Photo courtesy of ugraphic.net

Compliance and regulatory requirements facing today’s enterprise organizations seems to be growing and putting more pressure on both information and physical security practices than they can keep up with – both in time and the money needed to mitigate these ongoing potential risks.

In an article written by Ericka Chickowski, she states that the key to bringing equilibrium to this challenge is by having unified policies that can guide security standards and procedures to both minimize risk and comply with regulations now and in the future.

Chickowski’s article does a nice job in listing some helpful tips on what organizations should and should not be doing when developing their security and compliance policies.

For an example;

  1. Don’t get caught up with individual regulations, rather develop a policy framework that can be managed and adjusted upon as required by all risk considerations—including new mandates as they are bound to occur.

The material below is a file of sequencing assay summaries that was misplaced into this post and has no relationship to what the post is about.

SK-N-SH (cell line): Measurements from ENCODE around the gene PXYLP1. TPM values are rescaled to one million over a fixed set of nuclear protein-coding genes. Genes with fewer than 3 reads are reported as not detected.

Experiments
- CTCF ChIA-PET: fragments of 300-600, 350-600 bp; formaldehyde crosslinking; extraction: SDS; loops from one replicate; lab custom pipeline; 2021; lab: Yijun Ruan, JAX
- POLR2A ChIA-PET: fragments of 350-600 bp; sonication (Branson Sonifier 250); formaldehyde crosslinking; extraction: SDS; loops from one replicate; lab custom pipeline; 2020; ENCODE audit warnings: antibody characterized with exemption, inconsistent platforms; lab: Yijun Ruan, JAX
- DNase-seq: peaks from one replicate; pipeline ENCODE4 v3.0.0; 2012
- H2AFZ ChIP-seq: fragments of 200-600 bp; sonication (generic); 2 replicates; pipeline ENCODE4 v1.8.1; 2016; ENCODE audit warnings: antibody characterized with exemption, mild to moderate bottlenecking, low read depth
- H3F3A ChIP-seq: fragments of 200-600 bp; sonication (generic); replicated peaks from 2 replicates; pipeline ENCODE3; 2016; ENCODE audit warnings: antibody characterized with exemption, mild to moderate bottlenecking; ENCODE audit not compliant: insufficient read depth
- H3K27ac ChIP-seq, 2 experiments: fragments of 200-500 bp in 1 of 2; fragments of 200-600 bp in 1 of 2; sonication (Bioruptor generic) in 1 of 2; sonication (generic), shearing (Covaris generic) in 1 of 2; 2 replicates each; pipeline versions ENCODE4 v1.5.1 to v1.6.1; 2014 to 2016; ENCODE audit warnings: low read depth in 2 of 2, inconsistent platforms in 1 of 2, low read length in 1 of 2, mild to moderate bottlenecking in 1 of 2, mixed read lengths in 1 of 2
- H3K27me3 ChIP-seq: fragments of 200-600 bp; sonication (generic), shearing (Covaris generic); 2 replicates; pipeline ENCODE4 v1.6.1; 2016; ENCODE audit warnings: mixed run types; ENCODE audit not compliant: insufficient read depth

2. Let risk considerations lead policy decisions and then map compliance reporting to that, not vice versa.
  3. Be clear on the following definitions: a policy is management’s definitive position on a specific issue to ensure consistency; a standard is a specific measurable requirement that governs an operation, configuration or process in order to satisfy a policy, and, a procedure is a set of step-by-step instructions required to satisfy a given standard — understanding how each feeds into the other will enable your organization to perform better according to directives in each and it will make it easier to bring clarity to policies.
  4. Be certain that policies are both aligned with the strategic direction the organization wants to follow, and, that they are attainable.
  5. Policy statements should not only be designed to help mitigate risk, they should also be created with auditability in mind.

If some of these ideas seem make sense to you, and could be useful in your own organization’s effort to deal with its own policies, procedures and standards —then click here to read Ericka Chickowski’s full article.

Pin It on Pinterest